(first posted 5/10/2016) After coining the term Super Coupes in the early 1970s, Car and Driver kept the flame alive for the next several decades, testing and enjoying the affordable, sporty cars that were well suited to enthusiasts on a budget. Let’s take a look at the state of the Super Coupe art as the 1980s rolled to a close.
One big difference in the Super Coupe segment of the late 1980s was the disappearance of the German brands. The Opel Manta and German Ford (Mercury) Capri were long gone from the U.S. market, while the aged VW Scirocco had quietly disappeared for 1989 (except in Canada) and the new Corrado had not yet arrived.
Nor were American makers building cutting edge, fuel efficient sporty coupes. Sure, there were the American Pony Cars—the Mustang even made it into Car and Driver’s comparison, but it was a breed apart. The Camaro and Firebird, though priced in the target range, just didn’t seem efficient and agile enough for the segment as C&D defined it.
No, this test was all about the players from Japan (even if they carried American brand names in some cases). The 1980s were the decade when the Japanese makes really hit their stride, offering a tremendous array of contemporary, economical, stylish and fun cars. So how did all the players rank?
Please note, I have included scans of the complete double page spreads to show the full impact of the original magazine layout, and then immediately underneath are scans of the individual pages that comprise the spread, to make full size viewing of images and text easier.
While the editors were very clear in the overall rankings, the subjective picks with overviews of each car’s virtues (and vices) was a nice touch and allowed the reader to understand the cars’ distinct personalities beyond just the numbers. With so many good choices, the challenge was picking which one was just right for you.
When this comparison test came out, I remember devouring every word as soon as the issue landed in my mailbox. This segment was near and dear to my heart, as I was enjoying my first new car, which hailed from the 1988 class of Super Coupes.
When I had gone shopping in June 1988, several of these cars tested, like the Nissan 240SX and the Diamond Stars (Eclipse/Laser/Talon) weren’t yet available. Had they been, my choice would have been tougher. I did look at the Toyota Celica GT-S, which was very nice, but the ones on the lot in New Orleans were pretty loaded and pricey. I also looked at the Mazda MX-6, and the opposite was true—most of the cars on the lot were not that fully equipped and seemed too plain.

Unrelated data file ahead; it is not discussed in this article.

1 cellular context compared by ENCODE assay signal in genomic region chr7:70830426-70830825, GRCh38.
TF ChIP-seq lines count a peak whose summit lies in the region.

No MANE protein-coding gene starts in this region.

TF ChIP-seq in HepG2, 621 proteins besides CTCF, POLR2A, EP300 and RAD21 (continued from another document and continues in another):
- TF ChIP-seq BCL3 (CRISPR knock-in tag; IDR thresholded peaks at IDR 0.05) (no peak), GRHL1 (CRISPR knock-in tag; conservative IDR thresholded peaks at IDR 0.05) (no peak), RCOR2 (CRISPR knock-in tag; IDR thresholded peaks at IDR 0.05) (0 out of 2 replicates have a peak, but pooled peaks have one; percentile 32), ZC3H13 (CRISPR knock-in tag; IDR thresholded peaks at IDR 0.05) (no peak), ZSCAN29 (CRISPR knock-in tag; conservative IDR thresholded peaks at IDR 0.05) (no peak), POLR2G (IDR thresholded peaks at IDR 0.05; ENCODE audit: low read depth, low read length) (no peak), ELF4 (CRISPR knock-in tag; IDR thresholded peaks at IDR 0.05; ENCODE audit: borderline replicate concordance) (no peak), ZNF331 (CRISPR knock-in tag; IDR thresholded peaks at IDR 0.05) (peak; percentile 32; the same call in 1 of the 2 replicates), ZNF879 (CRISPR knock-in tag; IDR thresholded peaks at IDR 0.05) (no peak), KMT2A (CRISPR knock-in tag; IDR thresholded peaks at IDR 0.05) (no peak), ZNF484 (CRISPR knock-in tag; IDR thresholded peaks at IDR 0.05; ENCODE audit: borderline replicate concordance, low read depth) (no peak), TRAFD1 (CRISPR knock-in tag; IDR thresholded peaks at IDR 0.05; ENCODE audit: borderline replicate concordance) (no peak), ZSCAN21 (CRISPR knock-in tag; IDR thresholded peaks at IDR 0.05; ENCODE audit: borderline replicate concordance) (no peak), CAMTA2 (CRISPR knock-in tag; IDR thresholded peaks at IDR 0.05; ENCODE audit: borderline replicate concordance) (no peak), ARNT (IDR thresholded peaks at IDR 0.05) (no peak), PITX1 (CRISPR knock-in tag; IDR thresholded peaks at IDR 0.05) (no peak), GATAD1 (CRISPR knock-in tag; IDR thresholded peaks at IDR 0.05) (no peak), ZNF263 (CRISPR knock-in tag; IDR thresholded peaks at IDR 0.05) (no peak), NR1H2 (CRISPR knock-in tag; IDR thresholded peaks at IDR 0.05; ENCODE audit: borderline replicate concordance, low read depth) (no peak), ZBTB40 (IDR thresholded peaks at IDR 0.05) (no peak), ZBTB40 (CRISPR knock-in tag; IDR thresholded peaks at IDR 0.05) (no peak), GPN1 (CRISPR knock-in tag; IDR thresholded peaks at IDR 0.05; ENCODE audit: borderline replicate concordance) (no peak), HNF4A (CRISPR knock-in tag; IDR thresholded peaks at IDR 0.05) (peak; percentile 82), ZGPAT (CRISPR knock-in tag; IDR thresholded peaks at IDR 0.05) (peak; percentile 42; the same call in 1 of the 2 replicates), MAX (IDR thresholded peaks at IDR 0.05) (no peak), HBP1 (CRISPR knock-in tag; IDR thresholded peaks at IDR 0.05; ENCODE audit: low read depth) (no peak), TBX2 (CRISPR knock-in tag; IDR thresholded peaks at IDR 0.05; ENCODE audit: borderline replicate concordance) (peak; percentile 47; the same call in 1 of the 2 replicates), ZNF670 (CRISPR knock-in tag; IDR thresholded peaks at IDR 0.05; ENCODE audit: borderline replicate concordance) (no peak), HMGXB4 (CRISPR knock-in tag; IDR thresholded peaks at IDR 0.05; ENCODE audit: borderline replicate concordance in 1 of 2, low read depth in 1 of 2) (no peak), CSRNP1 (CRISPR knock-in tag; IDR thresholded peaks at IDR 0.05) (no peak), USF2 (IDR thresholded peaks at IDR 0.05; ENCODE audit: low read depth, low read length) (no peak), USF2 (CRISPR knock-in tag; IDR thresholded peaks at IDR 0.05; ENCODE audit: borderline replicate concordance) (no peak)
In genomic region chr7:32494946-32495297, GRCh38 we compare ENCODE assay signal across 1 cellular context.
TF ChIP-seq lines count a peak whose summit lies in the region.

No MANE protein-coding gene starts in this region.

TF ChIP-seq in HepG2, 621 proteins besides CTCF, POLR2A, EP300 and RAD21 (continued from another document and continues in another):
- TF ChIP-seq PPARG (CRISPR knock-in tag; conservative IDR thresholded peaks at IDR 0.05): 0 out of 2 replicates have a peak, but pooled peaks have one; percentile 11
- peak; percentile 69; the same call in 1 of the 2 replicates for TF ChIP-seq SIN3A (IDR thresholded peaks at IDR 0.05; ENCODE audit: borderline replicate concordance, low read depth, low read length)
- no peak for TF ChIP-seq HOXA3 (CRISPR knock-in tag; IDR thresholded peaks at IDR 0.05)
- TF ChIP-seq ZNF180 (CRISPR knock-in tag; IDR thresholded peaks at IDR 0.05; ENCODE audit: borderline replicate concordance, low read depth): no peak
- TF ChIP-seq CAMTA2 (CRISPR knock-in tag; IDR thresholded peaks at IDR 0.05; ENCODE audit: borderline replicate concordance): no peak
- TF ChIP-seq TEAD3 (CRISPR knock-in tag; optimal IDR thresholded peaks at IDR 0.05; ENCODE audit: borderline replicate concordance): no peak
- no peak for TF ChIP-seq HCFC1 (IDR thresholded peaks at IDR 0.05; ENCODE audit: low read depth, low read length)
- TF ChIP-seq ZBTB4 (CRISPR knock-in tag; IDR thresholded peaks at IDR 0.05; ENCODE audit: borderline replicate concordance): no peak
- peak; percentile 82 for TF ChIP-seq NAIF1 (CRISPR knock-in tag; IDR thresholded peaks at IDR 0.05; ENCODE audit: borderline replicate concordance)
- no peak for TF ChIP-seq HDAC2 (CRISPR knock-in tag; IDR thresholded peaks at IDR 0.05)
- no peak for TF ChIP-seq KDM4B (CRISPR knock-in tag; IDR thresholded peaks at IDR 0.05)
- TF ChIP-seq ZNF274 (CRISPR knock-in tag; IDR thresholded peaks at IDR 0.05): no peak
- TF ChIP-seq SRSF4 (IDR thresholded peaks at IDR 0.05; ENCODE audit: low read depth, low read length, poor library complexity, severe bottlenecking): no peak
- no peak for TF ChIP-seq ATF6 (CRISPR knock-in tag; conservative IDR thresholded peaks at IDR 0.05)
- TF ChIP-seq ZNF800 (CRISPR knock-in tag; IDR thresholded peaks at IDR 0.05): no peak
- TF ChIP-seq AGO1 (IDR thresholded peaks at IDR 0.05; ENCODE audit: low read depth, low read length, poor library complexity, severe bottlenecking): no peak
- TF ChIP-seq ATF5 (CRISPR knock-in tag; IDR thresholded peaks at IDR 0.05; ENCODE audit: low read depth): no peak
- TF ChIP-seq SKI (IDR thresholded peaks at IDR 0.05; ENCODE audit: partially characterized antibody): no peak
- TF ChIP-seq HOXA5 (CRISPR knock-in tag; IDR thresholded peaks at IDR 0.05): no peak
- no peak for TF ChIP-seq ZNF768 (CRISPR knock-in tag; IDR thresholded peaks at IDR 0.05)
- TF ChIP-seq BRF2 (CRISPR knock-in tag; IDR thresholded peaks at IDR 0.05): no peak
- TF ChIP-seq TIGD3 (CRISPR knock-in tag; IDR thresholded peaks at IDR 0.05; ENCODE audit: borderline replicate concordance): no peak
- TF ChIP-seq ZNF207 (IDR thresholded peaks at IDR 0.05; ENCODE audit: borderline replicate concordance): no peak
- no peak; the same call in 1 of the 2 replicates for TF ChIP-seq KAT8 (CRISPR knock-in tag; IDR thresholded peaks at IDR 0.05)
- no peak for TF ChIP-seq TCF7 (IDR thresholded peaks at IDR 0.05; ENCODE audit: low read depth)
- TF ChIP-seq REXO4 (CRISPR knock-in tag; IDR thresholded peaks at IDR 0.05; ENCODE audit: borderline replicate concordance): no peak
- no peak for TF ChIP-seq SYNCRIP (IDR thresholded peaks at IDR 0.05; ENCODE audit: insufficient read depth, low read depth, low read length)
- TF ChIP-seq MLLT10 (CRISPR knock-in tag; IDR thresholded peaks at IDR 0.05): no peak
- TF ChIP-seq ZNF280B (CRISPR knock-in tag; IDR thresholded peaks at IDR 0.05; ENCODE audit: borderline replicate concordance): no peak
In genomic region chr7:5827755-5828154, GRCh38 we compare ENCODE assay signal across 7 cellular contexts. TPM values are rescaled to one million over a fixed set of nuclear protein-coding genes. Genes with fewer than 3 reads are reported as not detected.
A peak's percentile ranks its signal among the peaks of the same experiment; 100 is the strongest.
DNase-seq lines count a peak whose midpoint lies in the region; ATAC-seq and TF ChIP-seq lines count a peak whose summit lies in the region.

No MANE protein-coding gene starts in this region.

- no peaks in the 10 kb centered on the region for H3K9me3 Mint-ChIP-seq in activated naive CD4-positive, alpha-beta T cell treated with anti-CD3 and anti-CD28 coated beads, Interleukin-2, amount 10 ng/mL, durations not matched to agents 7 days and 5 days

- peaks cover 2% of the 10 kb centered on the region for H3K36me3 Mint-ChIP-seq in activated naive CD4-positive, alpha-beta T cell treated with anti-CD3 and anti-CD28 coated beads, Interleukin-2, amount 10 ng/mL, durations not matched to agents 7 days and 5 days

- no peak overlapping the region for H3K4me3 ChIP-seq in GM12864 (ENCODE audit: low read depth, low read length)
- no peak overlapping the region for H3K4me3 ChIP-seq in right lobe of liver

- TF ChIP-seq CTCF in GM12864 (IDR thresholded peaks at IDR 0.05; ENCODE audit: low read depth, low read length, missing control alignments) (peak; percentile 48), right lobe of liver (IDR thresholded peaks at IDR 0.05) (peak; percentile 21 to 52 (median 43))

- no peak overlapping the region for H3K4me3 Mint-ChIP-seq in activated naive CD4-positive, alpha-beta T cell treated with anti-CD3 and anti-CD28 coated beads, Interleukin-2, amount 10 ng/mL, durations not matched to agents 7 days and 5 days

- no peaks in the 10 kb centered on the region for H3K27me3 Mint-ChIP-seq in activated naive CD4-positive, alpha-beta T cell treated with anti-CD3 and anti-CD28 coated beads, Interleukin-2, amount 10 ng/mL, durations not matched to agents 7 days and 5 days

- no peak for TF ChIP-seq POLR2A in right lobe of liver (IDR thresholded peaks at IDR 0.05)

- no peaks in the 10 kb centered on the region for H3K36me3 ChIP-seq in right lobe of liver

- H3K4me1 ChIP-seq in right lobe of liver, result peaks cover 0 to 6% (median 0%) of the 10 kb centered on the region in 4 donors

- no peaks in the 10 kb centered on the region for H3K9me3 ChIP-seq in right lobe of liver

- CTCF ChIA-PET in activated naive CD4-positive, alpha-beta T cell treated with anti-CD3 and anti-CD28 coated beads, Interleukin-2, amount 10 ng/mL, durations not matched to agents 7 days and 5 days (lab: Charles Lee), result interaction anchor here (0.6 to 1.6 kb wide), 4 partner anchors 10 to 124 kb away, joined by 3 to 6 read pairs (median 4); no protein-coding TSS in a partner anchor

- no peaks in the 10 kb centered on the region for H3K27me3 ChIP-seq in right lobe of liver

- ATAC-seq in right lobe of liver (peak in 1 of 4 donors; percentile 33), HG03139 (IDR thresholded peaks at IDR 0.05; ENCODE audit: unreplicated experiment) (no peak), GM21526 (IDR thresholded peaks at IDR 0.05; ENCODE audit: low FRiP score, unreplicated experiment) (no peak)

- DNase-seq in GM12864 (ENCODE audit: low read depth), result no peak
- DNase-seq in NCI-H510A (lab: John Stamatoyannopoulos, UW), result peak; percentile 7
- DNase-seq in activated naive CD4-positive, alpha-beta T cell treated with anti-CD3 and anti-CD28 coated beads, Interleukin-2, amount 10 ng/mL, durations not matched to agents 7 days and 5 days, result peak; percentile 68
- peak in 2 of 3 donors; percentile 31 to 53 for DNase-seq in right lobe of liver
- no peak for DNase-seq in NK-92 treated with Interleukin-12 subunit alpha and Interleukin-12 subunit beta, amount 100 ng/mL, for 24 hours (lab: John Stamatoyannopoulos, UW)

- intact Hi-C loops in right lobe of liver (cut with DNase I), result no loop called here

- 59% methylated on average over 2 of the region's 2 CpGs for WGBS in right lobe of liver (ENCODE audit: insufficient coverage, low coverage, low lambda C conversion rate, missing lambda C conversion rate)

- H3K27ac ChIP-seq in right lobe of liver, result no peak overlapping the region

To be honest, in 1988, my heart was pretty much set on Honda. My brother and his wife had two Accords at that point, a 1984 and a 1986, and I thought they were fantastic. Though I looked at the new-for-1988 Accord Coupe, it was not quite as sporty as what I wanted.
The car that was really calling my name was the Prelude. The dealer had a Phoenix Red Prelude Si with the 5-speed manual, just like the car pictured in the sales catalog, on the lot and ready to go. When I took it for a test drive, I knew I’d found my car. It was a great time: I’d just graduated college and was gainfully employed, plus I’d saved money from years of summer jobs so I was able to swing the deal and make my dream car come true.
The Prelude was every bit as good as the buff books said it was. The shifter was excellent, the car was a blast to drive, it felt plenty quick and it got great mileage. Plus, being a Honda, it was absolutely bullet proof. I had no problems whatsoever with the car in the 4 years and 70,000+ miles I had it. Well nothing that was Honda’s fault anyway—though there was an issue with the seats.
The Prelude had wonderful, multi-adjustable seats that were very supportive and covered in a nice cloth. Word had gotten out on how good those Prelude seats were, and they’d become very popular on the—ahem—aftermarket. In the early 1991 I was horrified to go back to my car in a parking lot and discover the driver’s window smashed and both front seats stolen. The car even had an alarm with an engine kill switch—I suppose that is why they didn’t just take the whole thing. But the noise didn’t stop the thieves from getting the seats out…
The dealer cheerfully told me that they saw Preludes with stolen seats all the time, and the insurance company was not surprised either. Apparently, I was “lucky” I didn’t lose the entire car, or have it more thoroughly trashed. The theft was covered—good thing too, as the replacement seats were thousands of dollars. I guess thieves know how to target the good stuff! And on that account, the Prelude was tops.